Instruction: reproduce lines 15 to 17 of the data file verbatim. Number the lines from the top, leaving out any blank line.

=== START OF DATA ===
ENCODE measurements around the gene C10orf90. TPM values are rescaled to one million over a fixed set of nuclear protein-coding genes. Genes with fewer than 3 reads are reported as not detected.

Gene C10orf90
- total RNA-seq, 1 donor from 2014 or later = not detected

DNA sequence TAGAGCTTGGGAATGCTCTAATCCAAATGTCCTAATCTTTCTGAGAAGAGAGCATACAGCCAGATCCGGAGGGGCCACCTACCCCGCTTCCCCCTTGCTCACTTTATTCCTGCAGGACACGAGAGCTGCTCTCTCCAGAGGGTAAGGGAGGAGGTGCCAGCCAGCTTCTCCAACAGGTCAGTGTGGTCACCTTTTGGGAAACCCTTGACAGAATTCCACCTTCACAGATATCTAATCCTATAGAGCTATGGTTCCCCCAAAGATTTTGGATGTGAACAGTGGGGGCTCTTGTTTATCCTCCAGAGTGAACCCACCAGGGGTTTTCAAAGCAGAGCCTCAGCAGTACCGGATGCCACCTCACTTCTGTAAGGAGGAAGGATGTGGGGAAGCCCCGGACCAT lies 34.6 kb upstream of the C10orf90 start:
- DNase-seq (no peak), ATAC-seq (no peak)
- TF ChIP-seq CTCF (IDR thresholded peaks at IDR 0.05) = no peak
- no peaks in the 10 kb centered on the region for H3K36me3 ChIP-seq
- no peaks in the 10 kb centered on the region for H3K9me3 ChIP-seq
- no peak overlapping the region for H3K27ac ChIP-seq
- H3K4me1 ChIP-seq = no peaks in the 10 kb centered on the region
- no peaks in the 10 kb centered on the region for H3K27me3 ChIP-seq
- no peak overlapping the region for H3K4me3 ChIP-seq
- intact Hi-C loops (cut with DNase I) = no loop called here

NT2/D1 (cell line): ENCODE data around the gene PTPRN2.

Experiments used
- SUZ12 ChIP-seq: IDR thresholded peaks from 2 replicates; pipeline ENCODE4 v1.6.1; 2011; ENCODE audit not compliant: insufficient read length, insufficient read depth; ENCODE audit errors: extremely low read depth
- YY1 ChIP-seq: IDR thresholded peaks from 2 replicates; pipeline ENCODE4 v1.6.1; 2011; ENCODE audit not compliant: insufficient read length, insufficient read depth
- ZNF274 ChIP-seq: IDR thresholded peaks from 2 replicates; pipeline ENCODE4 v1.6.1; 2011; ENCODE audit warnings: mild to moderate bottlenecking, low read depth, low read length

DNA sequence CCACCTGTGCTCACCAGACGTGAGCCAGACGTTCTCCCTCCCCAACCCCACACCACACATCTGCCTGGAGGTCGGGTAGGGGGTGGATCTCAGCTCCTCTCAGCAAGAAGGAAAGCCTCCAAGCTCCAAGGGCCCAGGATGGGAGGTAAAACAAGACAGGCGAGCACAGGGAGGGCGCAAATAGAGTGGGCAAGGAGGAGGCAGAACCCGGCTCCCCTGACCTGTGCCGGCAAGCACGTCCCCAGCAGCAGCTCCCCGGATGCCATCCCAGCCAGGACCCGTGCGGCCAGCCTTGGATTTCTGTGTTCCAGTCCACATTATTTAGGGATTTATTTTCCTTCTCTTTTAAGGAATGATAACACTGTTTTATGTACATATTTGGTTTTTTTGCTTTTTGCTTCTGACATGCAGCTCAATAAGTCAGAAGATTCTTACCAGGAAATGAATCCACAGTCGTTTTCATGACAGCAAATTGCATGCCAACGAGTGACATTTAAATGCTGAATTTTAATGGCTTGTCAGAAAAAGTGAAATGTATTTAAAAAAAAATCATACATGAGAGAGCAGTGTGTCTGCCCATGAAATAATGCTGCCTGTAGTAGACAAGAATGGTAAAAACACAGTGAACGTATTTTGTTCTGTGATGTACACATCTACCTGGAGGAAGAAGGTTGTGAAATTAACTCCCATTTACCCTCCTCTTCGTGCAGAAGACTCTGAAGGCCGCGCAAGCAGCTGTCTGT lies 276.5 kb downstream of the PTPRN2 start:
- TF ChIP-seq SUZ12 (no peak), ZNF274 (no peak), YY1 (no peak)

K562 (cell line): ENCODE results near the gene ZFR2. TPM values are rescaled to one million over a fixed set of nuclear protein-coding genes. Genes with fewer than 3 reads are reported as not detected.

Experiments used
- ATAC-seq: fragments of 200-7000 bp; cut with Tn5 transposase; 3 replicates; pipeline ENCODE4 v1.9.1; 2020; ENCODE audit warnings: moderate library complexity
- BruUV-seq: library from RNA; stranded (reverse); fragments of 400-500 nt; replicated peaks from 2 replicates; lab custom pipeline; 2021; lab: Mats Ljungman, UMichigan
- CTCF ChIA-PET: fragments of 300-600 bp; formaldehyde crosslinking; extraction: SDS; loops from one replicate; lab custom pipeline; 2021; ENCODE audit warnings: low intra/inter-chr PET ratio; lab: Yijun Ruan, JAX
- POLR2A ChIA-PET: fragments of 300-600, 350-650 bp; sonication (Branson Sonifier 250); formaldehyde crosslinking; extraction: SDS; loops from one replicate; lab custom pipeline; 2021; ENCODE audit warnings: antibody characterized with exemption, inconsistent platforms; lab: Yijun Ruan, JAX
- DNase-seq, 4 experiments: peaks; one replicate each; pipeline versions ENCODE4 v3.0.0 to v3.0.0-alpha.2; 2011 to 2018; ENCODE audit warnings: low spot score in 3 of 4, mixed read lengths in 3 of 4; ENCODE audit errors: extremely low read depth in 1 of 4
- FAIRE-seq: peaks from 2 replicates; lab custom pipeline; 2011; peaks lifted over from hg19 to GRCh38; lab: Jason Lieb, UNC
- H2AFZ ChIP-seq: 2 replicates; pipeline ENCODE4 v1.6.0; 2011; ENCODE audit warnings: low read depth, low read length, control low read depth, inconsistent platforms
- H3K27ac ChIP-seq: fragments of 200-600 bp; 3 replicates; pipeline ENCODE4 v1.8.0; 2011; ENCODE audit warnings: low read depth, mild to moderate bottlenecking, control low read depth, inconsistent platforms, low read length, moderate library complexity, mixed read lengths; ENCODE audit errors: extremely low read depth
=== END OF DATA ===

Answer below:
Experiments used
- SUZ12 ChIP-seq: IDR thresholded peaks from 2 replicates; pipeline ENCODE4 v1.6.1; 2011; ENCODE audit not compliant: insufficient read length, insufficient read depth; ENCODE audit errors: extremely low read depth
- YY1 ChIP-seq: IDR thresholded peaks from 2 replicates; pipeline ENCODE4 v1.6.1; 2011; ENCODE audit not compliant: insufficient read length, insufficient read depth